Windows vs. Apple: An Accurate Measure?

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Alex Wilhelm wrote a fascinating and, I think, important article on Techcrunch yesterday (1/14/2014) where he argued that we need a different way of measuring the market share of Windows vs., say Apple products. He started by showing the following graph, which was created by Asymco and which is intended to show that Apple has caught up with or is very close to catching up with Windows in terms of units shipped and market share.

Apple v Windows
Credit: Horace Dediu, Asymco

Read Wilhelm’s entire article for the complete argument, but in short it goes something like this: comparing all of Apple’s products, from the iPod to the Mac, to only Windows PCs, misses a huge portion of the “Windows” market. And this is particularly onerous in my view, because included in that graph are a mix of iOS and OS X machines. A fairer comparison would look at OS X vs. Windows, and the conclusion would be that although the Mac has gained some market share, Windows PCs still dominate.

Toss in iOS devices, and of course the picture changes. But as Wilhelm points out, one should also include Windows Phone, Windows RT, and the Xbox, which are at just as much a part of a “Microsoft” ecosystem as iOS and OS X devices are part of an “Apple” ecosystem. Once you include everything, the numbers come out quite differently—perhaps Microsoft has lost a little of its dominance, but not nearly as much as the chart implies, and as Windows Phone and the Xbox continue to increase share, suddenly Window’s future isn’t quite so bleak.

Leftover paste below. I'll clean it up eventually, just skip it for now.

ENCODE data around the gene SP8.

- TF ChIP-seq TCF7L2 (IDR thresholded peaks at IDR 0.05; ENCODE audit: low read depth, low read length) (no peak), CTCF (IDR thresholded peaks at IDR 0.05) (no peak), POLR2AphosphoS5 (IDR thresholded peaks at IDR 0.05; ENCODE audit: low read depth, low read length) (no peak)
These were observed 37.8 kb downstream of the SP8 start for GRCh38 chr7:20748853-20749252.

This largely supports my position, I think, which is that Microsoft is going to do just fine in 2014 and beyond. Perhaps traditional Windows machines (i.e., notebooks and desktops) will continue to sell fewer and fewer units, but Windows tablets and hybrids, Windows Phone, and the Xbox will continue to grow and make up the difference. What we’ve always thought of as “Windows” may one day no longer dominate, but I think that’s only because our definition of what “Windows” really is will have changed.

I’ll not delve into the rest of Horace Dediu’s argument that Microsoft is losing because individuals are making more of the purchasing decisions instead of companies. There’s some merit there, but I wonder if the BYOD (Bring-Your-Own-Device) trend will last, particularly with such a massive increase lately in security breaches—and much of Dediu’s argument seems to hinge on the continued growth of the BYOD movement. I can easily envision a time in the near future where companies lock things back down, simply because a single rogue device with insufficient security could compromise an entire enterprise’s network.

Also, as I’ve said numerous times, I remain convinced that Microsoft has a compelling value proposition, particularly as you include the wide range of device types that are or will soon be running essentially compatible versions of Windows. Imagine when you can buy an app that will run on a Windows notebook, a desktop, a tablet, a hybrid, a Windows Phone, and an Xbox One, and where continuing work on various devices is a seamless process. If Microsoft can pull it off, that’ll be some powerful stuff, and nobody else—neither Apple nor Google—can match it.

But yes, in the meantime, let’s make sure that we’re comparing Microsoft vs. Apple, not just Windows vs. Apple, because the latter misses a good part of the picture picture. Thanks to Alex Wilhelm for pointing that out.

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